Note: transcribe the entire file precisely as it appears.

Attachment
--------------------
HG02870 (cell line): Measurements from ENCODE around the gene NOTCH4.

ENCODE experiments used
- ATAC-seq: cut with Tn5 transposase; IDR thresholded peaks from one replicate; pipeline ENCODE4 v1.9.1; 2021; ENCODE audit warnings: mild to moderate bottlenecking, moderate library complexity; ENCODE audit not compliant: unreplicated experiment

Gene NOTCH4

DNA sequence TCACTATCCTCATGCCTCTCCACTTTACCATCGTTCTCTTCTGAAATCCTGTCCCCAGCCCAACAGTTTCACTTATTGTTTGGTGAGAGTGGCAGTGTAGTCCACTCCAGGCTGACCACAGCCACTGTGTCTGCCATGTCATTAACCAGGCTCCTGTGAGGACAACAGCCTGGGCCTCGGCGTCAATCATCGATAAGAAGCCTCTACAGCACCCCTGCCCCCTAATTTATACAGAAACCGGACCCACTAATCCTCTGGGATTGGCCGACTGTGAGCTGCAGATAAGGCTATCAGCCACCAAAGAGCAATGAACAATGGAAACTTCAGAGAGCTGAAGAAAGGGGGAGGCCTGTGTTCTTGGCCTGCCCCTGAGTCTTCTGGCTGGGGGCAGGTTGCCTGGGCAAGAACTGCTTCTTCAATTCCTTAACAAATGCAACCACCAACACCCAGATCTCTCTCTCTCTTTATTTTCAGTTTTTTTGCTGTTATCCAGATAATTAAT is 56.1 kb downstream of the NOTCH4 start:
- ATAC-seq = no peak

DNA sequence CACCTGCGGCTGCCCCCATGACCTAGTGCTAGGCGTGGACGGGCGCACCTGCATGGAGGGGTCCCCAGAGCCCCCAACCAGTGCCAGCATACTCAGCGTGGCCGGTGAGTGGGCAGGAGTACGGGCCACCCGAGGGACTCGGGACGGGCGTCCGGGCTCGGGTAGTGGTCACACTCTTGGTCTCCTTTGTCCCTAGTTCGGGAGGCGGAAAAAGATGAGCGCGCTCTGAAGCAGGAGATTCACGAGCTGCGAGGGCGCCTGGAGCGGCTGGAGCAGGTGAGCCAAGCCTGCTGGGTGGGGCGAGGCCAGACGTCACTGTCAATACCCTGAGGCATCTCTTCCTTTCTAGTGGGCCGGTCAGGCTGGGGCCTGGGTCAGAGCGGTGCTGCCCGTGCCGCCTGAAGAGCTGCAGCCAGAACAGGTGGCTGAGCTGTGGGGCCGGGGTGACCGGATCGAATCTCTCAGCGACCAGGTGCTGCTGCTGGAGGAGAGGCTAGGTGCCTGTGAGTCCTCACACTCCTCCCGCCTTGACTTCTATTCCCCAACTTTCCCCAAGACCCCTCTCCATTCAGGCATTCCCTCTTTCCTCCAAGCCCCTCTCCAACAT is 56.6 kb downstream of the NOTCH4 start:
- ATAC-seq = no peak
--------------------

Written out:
HG02870 (cell line): Measurements from ENCODE around the gene NOTCH4.

ENCODE experiments used
- ATAC-seq: cut with Tn5 transposase; IDR thresholded peaks from one replicate; pipeline ENCODE4 v1.9.1; 2021; ENCODE audit warnings: mild to moderate bottlenecking, moderate library complexity; ENCODE audit not compliant: unreplicated experiment

Gene NOTCH4

DNA sequence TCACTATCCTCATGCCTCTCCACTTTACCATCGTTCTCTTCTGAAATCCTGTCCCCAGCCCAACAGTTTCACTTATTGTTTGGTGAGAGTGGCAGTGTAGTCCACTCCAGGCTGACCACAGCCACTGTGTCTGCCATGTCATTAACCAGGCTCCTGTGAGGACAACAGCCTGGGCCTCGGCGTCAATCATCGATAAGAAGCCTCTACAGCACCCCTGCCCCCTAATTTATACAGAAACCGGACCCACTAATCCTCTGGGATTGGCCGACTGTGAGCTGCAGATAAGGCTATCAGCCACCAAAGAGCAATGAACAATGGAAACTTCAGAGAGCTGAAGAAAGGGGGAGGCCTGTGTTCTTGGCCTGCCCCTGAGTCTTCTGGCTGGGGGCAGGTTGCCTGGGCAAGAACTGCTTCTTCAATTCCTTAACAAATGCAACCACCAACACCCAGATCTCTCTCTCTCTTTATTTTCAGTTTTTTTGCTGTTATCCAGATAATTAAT is 56.1 kb downstream of the NOTCH4 start:
- ATAC-seq = no peak

DNA sequence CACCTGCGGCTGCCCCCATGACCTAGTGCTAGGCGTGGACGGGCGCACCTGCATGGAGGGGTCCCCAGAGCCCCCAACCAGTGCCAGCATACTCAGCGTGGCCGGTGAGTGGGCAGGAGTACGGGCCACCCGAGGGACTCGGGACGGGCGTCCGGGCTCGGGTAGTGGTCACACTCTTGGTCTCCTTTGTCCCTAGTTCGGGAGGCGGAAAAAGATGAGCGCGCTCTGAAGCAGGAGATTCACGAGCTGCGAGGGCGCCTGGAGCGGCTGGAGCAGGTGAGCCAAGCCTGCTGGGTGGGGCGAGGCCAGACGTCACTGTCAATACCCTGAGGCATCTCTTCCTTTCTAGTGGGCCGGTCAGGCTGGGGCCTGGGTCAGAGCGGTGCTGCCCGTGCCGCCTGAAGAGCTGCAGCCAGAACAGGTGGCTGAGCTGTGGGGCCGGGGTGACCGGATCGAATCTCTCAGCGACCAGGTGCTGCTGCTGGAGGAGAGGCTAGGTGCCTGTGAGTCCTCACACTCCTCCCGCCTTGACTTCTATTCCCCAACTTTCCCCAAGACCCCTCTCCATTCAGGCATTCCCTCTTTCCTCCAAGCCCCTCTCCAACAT is 56.6 kb downstream of the NOTCH4 start:
- ATAC-seq = no peak